OUT Professionals and OP.Prime PRESENT: ARTFUL MIXER on the BOWERY, NYC

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SAVE THE DATE! On Wednesday evening, October 2, from 6:30 – 9:00 PM Out Professionals and OP.PRIME invite you to network and socialize at SoHo Contemporary Art. A NEW GALLERY located on the fabled Bowery, where SoHo meets the Lower East Side for a PRIVATE VIEWING of contemporary works by such notables as Andy Warhol, Jean-Michel Basquiat, Keith Haring, Roy Lichtenstein, and Robert Rauschenberg.

For over 30 years SoHo Contemporary Art has been a source of investment-quality art for galleries and private collectors. Their new, 2900-square-foot gallery is just up the block from the buzzed-about New Museum.

The event is for members and friends of Out Professionals and OP.PRIME, the network for up-and-coming LGBT professionals. Complimentary SKYY cocktails and beverage alternatives will be provided.

ADMISSION:
Nonmember, $25, evening-long open bar included. Dues-paying Members of OP and OP.PRIME, just $15. Order here. Pre-sale ends at noon on day of event; cash only at the door.

For MORE INFORMATION click HERE.

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XX, DP

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RAE BK – The Interview

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I first came across this piece in London (above – left), and I thought to myself, “HOLY **** THIS IS WHAT I AM TALKING ABOUT.” Exciting, fresh, different, intriguing… the list goes on and on. And that is when I decided to try and find out who this artist is. Turns out he is not London based, rather he is is based in Brooklyn. I was on a mission to find out more… His name is RAE BK. Read the interview below to see what I learned (and you will too)! VERY COOL.

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1. Where are you based? While I found your work in London I see that a lof of your work is in NYC… are you an NYC native? Is this your home? I’m based in Brooklyn, NY.  Born and raised.  I have recently been out to London and will be back soon.

2. Your style is not typical street style – then again, what does typical street style mean? Your work exudes difference through its almost Picasso meets Basquiat figures… How would you describe your style? Do you prefer to work with spray paint, wheat pastes, or a brush (and wall or canvas)? I guess my work could be considered ‘Urban Folk Art’.  But in the end it’s simply about making what I like.  Sometimes it involves pounding metal other times it’s pasting up paper.  I tend to go off of the materials I’m presented.  Found paint or objects dictate what the next piece will be like.  I’m influenced by things that are made crudely and for practical use.

3. Which piece of yours is your favourite? Where was it done? Is it still around? A piece I call “Subway Skaters” might be my favorite.  Maybe because it was the most tricky to get up.  It’s still running in a NYC subway station.

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4. Were you trained in the arts or did you feel you had something to bring to the people and this was your means of communication – or both? When I was about 6 my mom’s record player broke.  Rather than throw it out she handed me a screw driver and said “go play”.  I spent hours taking everything apart creating mini-sculptures and developing a love for discarded things. As far as putting art outside on the streets— It’s one part about trying to get away with it and another part about getting a reaction from people noticing it.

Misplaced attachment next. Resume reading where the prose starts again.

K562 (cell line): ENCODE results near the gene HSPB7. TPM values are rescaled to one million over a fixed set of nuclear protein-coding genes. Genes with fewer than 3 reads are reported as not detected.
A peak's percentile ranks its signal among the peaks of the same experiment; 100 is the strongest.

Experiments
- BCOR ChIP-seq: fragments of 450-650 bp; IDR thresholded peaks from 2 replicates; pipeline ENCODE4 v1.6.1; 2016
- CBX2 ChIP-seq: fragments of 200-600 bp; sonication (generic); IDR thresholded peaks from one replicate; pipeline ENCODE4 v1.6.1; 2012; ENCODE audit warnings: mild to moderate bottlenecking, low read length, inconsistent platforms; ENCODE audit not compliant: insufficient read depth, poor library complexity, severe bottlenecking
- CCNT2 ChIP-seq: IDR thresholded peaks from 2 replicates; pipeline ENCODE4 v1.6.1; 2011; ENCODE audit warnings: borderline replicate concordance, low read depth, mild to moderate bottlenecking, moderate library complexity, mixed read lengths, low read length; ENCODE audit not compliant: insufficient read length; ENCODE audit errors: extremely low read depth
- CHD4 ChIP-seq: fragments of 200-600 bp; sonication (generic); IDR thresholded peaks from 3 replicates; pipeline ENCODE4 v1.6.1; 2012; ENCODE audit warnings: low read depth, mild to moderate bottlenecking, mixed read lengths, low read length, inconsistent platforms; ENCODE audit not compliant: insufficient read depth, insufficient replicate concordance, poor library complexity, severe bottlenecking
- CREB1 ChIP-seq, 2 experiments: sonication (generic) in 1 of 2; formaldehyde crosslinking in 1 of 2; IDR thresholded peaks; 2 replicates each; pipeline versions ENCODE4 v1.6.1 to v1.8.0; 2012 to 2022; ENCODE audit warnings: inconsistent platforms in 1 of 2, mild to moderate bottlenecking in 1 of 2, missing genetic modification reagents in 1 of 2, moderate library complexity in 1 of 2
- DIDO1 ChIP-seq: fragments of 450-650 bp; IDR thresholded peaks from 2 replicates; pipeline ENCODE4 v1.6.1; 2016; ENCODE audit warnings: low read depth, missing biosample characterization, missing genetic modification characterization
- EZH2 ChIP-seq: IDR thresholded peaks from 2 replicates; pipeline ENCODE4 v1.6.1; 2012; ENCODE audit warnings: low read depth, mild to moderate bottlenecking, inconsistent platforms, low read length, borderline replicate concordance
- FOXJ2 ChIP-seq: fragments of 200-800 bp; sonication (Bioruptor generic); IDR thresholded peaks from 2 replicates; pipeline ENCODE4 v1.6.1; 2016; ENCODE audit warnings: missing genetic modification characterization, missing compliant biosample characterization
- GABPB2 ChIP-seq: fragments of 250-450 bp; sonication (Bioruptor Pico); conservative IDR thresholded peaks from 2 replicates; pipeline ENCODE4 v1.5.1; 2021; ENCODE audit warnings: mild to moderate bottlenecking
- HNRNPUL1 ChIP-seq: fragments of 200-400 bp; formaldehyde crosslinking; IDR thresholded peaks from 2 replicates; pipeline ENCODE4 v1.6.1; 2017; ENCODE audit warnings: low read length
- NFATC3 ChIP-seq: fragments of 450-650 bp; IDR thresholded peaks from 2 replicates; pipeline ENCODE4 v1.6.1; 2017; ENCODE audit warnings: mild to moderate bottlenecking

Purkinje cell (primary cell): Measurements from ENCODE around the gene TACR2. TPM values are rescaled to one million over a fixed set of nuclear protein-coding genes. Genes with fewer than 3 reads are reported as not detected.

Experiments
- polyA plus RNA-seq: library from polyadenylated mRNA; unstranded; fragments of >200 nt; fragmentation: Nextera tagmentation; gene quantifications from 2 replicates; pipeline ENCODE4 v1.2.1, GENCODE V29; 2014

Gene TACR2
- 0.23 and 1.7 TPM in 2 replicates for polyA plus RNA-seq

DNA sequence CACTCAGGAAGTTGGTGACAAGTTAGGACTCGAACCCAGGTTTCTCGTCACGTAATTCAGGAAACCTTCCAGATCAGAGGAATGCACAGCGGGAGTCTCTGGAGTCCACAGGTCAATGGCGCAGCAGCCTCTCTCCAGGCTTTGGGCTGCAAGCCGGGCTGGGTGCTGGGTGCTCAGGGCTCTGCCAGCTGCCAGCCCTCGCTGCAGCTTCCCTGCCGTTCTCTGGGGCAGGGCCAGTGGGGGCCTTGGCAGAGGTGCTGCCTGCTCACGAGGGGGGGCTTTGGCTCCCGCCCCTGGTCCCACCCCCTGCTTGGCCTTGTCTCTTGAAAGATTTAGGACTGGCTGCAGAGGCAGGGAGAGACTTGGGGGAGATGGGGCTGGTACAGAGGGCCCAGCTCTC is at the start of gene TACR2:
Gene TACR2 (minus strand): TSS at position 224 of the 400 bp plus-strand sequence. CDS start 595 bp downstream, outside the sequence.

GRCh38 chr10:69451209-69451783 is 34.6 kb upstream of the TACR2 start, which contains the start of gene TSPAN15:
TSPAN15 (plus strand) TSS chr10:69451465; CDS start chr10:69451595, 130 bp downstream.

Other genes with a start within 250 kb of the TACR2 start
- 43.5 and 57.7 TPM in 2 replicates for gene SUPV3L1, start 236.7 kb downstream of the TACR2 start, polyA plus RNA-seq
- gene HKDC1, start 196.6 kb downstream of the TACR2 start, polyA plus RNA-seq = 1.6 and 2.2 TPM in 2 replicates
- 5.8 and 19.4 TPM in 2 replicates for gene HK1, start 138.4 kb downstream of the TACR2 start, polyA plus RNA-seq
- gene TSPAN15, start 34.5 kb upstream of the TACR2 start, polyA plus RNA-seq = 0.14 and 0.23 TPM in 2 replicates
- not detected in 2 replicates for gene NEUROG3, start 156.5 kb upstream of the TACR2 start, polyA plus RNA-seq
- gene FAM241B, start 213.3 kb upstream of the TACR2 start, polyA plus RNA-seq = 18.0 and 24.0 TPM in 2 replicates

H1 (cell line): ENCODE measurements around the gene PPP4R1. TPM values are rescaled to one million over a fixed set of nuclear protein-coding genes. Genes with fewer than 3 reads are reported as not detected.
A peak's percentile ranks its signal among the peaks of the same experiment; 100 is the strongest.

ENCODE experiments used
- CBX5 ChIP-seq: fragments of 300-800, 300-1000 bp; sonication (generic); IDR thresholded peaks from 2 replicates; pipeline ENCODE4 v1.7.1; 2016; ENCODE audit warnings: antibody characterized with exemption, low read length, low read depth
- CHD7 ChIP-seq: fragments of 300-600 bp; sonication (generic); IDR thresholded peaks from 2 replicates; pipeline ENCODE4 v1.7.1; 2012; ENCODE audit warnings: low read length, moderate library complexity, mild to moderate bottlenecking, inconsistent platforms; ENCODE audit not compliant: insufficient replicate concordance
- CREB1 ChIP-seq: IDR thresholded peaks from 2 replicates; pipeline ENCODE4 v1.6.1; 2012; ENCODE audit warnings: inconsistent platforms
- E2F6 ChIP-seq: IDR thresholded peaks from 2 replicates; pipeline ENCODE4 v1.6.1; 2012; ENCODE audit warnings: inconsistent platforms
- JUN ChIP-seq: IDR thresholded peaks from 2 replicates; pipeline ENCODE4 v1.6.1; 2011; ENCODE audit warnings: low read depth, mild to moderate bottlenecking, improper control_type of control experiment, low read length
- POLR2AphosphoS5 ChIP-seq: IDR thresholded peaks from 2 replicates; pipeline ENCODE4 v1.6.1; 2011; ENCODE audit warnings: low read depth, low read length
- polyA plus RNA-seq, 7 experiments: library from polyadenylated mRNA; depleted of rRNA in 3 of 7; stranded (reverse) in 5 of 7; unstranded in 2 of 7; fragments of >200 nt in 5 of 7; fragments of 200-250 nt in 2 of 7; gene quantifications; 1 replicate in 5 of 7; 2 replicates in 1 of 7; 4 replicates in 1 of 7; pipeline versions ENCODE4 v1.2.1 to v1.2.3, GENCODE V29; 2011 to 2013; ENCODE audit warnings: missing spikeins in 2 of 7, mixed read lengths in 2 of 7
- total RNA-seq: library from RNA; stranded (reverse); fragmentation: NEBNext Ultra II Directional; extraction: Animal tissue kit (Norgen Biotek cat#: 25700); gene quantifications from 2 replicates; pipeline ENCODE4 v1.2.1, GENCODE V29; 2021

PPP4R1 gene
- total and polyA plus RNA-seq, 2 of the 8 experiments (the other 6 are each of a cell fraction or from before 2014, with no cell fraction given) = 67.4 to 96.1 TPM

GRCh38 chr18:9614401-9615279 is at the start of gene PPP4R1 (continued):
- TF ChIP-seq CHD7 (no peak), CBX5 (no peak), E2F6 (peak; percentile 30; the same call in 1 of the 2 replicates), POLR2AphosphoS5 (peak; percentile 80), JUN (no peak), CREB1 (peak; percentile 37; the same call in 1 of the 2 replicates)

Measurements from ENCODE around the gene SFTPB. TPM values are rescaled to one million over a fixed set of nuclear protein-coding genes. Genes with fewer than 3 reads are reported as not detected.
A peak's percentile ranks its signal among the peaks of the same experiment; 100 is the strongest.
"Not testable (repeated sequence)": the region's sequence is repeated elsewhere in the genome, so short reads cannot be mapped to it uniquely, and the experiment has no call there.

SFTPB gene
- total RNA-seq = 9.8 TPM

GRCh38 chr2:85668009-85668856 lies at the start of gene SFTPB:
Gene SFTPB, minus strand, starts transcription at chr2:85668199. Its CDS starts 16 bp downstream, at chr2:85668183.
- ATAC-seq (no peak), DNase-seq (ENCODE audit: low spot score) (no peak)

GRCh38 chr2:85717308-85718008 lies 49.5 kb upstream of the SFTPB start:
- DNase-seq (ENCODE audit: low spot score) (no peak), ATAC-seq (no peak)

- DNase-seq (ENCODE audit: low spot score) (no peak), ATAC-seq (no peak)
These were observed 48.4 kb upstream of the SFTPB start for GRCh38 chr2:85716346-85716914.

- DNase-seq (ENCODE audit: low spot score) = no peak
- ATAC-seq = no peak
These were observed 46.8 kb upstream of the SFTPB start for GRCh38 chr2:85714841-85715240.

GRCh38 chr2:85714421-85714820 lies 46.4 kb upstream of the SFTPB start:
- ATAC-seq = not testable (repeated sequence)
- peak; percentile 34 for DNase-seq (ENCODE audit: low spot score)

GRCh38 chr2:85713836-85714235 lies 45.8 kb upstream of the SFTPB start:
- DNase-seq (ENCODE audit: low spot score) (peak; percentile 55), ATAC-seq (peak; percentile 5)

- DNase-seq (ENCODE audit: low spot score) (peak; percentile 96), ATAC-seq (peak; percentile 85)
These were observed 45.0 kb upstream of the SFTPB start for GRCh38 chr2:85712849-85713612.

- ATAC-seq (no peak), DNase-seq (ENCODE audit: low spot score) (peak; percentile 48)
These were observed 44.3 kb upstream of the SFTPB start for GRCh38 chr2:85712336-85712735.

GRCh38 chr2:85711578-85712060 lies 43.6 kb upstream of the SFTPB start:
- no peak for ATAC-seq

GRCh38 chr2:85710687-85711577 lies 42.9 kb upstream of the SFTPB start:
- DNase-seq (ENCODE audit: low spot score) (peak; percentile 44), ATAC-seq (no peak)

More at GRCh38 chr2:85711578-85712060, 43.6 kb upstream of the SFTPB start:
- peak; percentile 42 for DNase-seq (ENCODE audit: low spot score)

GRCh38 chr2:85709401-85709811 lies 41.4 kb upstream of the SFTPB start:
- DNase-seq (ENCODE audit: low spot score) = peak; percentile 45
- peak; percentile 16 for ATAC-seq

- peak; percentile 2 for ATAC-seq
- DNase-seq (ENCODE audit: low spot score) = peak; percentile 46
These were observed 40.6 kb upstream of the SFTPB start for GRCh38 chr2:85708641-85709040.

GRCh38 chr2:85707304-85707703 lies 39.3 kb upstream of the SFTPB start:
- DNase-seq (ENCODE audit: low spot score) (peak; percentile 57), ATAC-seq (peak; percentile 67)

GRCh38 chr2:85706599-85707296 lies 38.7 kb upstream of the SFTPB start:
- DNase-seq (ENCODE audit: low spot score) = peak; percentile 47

5. If you could collaborate with any other artist – of any form – who would it be and why?! Collaborations are tricky.  It’s like trying to get two pizza makers to make one pie.  One likes sweeter sauce the other salty.  One likes thin crust the other doughy. The end result might taste funny.  With that said, most of my art comes from unintended collaborations. Things I find made by others often get incorporated into my work. 

WELL FOLKS, THERE YA HAVE IT. If you are in Brooklyn, NYC, or even London, keep those eyes open. I PROMISE you will NOT be disappointed.

XX, DP

Highlights and Downfalls @ Sotheby’s Contemporary Art Auction Evening Results May 14, 2013

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Last night, some GREATNESS went down at Sotheby’s in NYC. For starters, Barnett Newman’s Onement VI (above) sold not only over the high estimate, but sold over the artists’s highest record at auction for his painting for 43,845,000 USD  (Hammer Price with Buyer’s Premium). 

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Gerhard Richter’s Domplatz (above) did not break the high estimate but still took in a hefty 37,125,000 USD. Not too shabby, Richter.

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Francis Bacon’s Study for a portrait of his lover did not sell. And I am not shocked – I even predicted this myself. Last time Bacon paintings were at auction with Sotheby’s (this year) they did not sell either. Perhaps this indicates people do not want to look at twisted psychological portraits of others… But I still respect Bacon. Maybe in a few years his work’s will pick back up in the auction world.

Well, while Sotheby’s was hoping to bring in close to 400 million with this auction, they barely made it to 300 million. But hey, that’s the art market. You never know what to expect. For the rest of the results check them out here. It is shocking to see Warhol, Basquiat, and even Rothko not selling. WHO DOESN’T WANT A WORK FROM ONE OF THESE FABULOUSSSSSS MEN? This is not to say the market is not in favour of them, for if anything, I believe these men, especially Basquiat currently is being highly sought after.

So right now all we have are these results. Until ze next auction!

And mazel to those who purchased some EXTRAORDINARY art.

Catch you later kids.

XX, DP